The last time I recall seeing her blow her stack was when I was in my early 20s and had been unceremoniously dumped by a boyfriend.  She used words I did not even know she knew.  In fact, I think she offered to do grevious bodily harm to him [if he's reading this he can thank me for convincing my Mom if she killed a COP, she would go to jail].  She calmed down and instead of going after the man involved, she sent me off to California to my Aunt's to recover.

So, when I say, my Mom was calm . . .she truly was.  Through the many adventures me and my siblings sent her way - - including marriages and divorces, babies and infertility, broken hearts and broken spirits, addictions and recoveries -- we pretty much covered it all. She had the gift of letting us vent and then quietly directing us toward our own answers -- which we pretty much figured out on our own.  She was the 'invisible hand' in our lives.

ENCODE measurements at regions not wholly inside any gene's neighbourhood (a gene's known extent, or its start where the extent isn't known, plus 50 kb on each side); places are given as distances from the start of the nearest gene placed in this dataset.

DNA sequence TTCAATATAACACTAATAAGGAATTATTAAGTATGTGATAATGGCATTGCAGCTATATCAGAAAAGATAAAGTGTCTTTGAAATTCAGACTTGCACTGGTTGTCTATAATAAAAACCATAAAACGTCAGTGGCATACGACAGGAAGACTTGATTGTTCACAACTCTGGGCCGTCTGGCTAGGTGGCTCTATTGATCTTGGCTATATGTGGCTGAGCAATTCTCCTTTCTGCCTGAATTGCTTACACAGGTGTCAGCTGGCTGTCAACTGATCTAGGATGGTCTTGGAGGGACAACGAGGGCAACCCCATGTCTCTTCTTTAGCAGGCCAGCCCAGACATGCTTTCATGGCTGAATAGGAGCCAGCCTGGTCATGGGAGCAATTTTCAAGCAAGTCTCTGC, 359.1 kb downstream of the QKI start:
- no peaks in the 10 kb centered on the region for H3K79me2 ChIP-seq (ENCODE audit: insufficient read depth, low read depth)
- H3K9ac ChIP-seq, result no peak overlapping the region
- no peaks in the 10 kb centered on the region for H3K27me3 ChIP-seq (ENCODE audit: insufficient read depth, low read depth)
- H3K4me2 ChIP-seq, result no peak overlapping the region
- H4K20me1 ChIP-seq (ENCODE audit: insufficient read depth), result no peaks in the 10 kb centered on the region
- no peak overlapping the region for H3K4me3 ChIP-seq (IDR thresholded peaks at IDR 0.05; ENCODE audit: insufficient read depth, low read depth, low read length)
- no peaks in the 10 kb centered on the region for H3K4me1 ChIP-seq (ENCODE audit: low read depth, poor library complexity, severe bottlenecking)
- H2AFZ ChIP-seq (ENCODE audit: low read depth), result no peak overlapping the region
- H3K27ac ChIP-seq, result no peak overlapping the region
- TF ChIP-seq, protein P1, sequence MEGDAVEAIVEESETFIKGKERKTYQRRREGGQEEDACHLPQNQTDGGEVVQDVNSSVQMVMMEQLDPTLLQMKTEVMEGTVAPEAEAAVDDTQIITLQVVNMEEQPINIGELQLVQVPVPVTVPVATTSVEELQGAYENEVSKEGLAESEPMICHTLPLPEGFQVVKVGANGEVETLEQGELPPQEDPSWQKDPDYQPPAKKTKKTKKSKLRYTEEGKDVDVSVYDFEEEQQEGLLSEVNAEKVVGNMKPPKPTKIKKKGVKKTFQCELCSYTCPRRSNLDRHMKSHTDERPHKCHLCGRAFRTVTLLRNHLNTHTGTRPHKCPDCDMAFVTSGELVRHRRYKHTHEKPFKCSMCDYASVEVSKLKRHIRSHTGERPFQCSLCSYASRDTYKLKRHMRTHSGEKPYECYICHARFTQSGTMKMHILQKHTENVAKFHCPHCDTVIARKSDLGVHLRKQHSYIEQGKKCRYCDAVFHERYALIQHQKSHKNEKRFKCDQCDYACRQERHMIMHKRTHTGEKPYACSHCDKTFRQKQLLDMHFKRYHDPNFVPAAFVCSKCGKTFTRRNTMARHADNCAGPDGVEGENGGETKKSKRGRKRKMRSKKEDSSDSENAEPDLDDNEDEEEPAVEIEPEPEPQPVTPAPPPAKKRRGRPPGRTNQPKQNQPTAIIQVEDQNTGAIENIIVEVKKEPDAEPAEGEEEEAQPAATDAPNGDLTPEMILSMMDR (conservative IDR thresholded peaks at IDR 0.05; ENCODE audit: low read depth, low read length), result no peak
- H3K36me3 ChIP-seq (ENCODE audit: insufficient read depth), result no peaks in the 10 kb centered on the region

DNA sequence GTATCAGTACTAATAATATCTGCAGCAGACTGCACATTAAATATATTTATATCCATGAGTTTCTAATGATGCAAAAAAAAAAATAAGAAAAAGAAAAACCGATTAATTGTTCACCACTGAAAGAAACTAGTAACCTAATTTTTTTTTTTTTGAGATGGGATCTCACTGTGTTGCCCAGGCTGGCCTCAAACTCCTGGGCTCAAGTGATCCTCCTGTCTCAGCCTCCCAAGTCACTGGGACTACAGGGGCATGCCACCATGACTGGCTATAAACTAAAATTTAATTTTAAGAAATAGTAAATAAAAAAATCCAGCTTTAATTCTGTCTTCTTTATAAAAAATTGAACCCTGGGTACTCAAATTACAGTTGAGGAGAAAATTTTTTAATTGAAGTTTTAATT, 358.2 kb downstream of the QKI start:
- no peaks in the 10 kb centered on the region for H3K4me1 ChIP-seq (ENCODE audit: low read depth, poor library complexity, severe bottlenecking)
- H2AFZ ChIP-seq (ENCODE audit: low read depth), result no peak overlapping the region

She left this world just as my life fell to pieces.  So it goes, I guess. I suddenly became the ADULT.  As painful as it was, it was necessary.  I know that.  But sometimes the loss, the pain . ..  it crawls to the surface and I sob and cry and rail against the Universe that sent these life lessons my way.  I guess that is just the way it is.

This year has been hard. . . I'm not sure why, but it has.  It began when I found myself standing in front of card display at Chapters with tears running down my face.  My sorrow at my loss has been just under the surface all week.  I know it is MY loss -- my Mother is free and is beside me.  She was beside me today when my beautiful daughter -- who reminds me more and more of my Mom every day -- bared her soul at the City poetry slam competition bringing not only me, but much of the audience to tears.  She was there watching my child celebrate with her team members -- holding up the grand prize trophy -- a troupe of amazing young almost-adults who spoke without fear and with passion.  My Mom smiled with me as I watched my child take another step toward adulthood.

Tomorrow is Mothers' Day -- the 100th one -- but for me TODAY was Mother's Day -- I watched as my child took another step toward the Woman she will become.  Thanks Mom -- for showing me how to do it.

Monday, April 14, 2014

Down a Rabbit Hole